I was working in London in banking in the late 1990s, and a few of my friends went to business school and came back talking about ‘this internet’ thing. Until then, when you graduated you’d go into a graduate training scheme or if you were lucky, consulting or banking, but they were telling me all about people who were setting up their internet businesses. I didn’t know that much about it, I’d heard of it, and we’d just started using it at work. I didn’t see myself in banking for the future so I went up and started a business with my friends. A real leap in the dark at the time!
Fundamentally, I like the idea of changing the status quo and technology gives you a chance to make the world a better place no matter what industry or field you’re in. Generally, tech evolves quickly and only the best survives. In more traditional sectors, you can have people that are around for decades, not because they’re any good but just because you are in a position of power and influence. Nothing is perfect, but I think this attitude filters down into the workplace in tech and companies are often less bureaucratic and more open to change.
What does Leeds have to offer, as a city, to tech businesses?
Leeds is a good size, in the sense it’s not too big or too small. It’s large enough for there to be a good pool of talent here, but it’s small enough that you can understand it and know who the other players are.
It’s also obviously got two great universities, which increases the likelihood of getting talent in certain areas. There’s a lot of agency support around for when you finish your degree, which helps a lot, and the house prices are pretty reasonable. It’s relatively easy to access too, within a couple of hours you can be in London.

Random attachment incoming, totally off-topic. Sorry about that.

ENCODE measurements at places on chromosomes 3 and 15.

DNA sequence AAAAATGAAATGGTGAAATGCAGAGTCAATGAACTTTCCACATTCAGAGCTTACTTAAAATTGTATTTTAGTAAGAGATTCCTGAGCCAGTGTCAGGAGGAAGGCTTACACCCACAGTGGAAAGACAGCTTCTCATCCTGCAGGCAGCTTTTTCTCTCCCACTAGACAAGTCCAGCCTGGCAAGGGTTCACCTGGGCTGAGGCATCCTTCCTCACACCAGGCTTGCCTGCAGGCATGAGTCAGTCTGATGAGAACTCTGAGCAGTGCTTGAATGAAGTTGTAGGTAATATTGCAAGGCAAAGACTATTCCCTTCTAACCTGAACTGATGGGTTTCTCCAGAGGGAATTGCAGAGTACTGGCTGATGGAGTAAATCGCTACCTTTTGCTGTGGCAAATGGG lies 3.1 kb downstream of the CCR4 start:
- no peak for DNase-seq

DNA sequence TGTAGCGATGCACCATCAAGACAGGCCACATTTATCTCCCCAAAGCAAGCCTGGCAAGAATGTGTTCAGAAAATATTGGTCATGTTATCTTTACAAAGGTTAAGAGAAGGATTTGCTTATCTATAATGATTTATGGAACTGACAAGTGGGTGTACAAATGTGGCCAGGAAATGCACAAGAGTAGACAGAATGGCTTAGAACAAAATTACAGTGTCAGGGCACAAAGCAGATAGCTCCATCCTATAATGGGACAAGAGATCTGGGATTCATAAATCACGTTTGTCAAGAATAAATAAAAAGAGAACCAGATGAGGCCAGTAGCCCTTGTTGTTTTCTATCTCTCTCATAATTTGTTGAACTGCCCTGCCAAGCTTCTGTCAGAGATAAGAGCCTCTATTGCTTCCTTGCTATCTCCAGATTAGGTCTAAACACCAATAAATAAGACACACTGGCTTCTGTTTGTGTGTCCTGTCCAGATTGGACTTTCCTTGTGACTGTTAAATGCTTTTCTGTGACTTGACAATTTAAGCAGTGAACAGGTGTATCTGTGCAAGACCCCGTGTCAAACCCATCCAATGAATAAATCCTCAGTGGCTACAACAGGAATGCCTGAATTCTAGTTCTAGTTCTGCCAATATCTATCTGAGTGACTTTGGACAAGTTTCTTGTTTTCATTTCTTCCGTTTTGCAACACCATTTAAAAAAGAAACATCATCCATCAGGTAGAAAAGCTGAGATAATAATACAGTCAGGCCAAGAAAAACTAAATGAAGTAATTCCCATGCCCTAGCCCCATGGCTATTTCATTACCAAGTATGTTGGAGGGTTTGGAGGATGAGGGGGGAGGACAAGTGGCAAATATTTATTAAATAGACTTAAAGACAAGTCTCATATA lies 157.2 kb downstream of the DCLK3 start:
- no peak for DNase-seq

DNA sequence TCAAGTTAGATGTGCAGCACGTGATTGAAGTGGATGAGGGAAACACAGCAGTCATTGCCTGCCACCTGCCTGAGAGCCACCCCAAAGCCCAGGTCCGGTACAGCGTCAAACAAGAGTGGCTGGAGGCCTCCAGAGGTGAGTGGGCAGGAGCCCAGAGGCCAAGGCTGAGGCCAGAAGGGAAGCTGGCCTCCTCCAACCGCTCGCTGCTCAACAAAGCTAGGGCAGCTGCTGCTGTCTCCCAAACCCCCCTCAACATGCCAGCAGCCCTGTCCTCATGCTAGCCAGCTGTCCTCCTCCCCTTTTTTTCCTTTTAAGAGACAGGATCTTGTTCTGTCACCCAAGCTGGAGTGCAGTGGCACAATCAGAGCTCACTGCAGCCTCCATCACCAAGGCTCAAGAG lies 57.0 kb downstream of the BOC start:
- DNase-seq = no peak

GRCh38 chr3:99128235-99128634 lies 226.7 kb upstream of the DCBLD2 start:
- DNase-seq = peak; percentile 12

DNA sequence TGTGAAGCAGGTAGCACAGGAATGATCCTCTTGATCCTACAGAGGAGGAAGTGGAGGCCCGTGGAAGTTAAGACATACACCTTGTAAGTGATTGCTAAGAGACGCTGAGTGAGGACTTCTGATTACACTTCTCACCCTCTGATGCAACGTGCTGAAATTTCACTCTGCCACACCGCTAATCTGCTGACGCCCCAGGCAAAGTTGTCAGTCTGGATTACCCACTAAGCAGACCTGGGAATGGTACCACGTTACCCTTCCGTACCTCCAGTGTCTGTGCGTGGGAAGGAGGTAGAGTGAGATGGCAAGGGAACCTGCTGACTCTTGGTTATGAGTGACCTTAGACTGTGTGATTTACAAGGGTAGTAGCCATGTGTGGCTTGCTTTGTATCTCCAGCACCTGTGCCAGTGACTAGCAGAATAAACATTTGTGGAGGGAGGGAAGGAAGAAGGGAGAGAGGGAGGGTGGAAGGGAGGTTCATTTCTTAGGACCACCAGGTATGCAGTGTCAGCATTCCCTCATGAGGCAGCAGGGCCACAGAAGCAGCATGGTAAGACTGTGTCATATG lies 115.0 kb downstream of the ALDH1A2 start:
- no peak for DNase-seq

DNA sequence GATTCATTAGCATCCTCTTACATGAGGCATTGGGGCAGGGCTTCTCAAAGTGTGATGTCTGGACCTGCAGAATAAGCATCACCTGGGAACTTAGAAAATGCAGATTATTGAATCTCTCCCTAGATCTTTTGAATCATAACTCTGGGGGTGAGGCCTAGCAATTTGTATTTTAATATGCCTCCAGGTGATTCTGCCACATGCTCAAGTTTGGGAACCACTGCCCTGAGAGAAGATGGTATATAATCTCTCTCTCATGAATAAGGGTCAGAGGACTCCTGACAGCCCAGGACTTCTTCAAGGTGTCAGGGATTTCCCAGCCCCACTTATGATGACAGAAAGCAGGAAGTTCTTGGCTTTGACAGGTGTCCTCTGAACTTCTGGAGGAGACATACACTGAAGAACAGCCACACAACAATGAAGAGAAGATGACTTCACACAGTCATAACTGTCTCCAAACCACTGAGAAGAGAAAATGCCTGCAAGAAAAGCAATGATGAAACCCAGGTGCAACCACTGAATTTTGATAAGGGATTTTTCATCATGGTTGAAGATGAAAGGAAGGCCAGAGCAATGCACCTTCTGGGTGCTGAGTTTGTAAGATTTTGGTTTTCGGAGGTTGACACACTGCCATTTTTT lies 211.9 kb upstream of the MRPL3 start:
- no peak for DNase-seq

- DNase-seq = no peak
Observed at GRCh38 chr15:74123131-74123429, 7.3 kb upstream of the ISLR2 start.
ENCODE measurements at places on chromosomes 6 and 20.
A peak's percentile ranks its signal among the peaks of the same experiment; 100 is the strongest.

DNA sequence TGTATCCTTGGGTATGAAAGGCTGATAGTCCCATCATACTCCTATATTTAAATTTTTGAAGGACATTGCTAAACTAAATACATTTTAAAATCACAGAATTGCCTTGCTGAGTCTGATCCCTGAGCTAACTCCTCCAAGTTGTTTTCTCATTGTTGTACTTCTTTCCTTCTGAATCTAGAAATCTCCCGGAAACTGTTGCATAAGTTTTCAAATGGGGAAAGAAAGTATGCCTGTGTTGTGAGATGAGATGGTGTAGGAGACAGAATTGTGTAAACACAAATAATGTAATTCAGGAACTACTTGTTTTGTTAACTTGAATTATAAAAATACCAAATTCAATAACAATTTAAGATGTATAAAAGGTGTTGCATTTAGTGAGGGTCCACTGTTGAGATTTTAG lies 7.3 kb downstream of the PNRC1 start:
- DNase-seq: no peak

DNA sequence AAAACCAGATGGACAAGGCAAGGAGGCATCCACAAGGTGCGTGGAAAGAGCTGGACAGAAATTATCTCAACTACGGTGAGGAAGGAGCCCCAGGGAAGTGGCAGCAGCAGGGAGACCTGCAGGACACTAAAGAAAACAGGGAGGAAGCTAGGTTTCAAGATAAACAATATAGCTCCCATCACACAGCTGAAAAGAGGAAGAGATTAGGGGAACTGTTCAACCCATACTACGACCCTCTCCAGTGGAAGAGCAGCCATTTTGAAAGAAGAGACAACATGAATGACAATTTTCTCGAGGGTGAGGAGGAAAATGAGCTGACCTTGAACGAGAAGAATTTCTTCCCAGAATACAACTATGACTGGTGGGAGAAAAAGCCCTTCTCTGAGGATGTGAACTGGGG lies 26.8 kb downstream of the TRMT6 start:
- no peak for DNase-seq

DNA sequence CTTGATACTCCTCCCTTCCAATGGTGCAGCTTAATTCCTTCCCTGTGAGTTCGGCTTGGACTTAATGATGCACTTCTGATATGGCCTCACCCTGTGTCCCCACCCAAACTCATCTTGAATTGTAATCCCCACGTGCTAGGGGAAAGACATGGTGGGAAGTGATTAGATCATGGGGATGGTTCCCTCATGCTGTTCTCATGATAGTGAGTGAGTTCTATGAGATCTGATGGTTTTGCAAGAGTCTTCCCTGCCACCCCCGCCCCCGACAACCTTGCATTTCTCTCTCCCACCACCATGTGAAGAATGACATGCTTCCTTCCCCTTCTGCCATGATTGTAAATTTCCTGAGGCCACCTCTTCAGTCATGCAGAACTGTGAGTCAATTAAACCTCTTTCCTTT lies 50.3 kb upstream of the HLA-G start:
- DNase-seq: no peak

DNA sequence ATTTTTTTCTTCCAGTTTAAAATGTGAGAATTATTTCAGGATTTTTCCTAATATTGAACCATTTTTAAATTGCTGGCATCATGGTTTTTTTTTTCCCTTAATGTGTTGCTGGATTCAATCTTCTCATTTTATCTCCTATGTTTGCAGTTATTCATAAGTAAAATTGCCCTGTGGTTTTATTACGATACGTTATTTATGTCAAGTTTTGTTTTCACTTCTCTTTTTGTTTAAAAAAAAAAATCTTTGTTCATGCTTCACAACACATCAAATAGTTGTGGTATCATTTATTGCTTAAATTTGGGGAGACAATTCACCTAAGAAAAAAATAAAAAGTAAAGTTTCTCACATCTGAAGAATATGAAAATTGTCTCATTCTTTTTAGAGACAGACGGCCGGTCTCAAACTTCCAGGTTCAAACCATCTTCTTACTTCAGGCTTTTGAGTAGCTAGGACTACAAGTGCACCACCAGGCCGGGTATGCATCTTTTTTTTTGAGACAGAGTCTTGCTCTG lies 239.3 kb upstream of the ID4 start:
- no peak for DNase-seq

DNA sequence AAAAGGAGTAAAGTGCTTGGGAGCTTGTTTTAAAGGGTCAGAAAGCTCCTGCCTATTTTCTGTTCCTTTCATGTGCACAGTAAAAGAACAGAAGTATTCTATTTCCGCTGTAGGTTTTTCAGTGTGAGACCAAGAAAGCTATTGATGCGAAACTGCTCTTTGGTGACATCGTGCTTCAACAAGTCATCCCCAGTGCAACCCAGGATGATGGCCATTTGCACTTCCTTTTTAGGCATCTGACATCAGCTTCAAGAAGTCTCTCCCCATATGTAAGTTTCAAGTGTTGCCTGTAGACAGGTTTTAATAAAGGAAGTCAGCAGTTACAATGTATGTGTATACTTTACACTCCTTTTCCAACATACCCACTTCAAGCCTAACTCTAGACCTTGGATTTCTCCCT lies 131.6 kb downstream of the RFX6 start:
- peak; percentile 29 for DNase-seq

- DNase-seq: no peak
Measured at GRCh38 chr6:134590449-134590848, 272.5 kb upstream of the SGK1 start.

What are you excited about for the tech and digital scene in Leeds?
There seems to be a real organisation of the tech scene. There’s a lot of companies and consumer groups here, and there seems to be a real effort to bring it all together and make it co-ordinated. That’s really important to put Leeds on the world stage. We’re not competing with Manchester and I think that’s a big thing. We’re not against Manchester, it’s a world stage. Our rivals are companies in China or anywhere in the world. The best way to do that is to bring together the talent in your region and sell yourself as a strong, united front.
What advice would you give for people looking to start up a business in this sector?
Understand very clearly what problem you want to solve. You need to be able to articulate that quickly and simply. You’ll also need to make sure that the problem you’re solving is a real cause of pain. There’s a saying that you shouldn’t sell vitamins, you should sell painkillers. Vitamins are nice to have but people need painkillers. That’s the most critical thing. Solve a painful problem.
Favourite Yorkshire eatery/bar?
It has to be Betty’s in Harrogate. I live near there so I take my daughter there on special occasions.
What tech do you use?
I have an iPhone and have recently got a Dell XPS, which is really fast and nippy to use.
Top 3 films?
O’ Brother Where Art Thou, Toy Story – because it’s probably the film I’ve watched the most thanks to my children – and Le Diner de Cons.
What do you drive?
A Citroen. It’s a great little car, it’s got a really funky design.
Perfect Sunday Breakfast?
A nice brunch. My wife is vegan so it would have to be a vegan brunch so we could share it.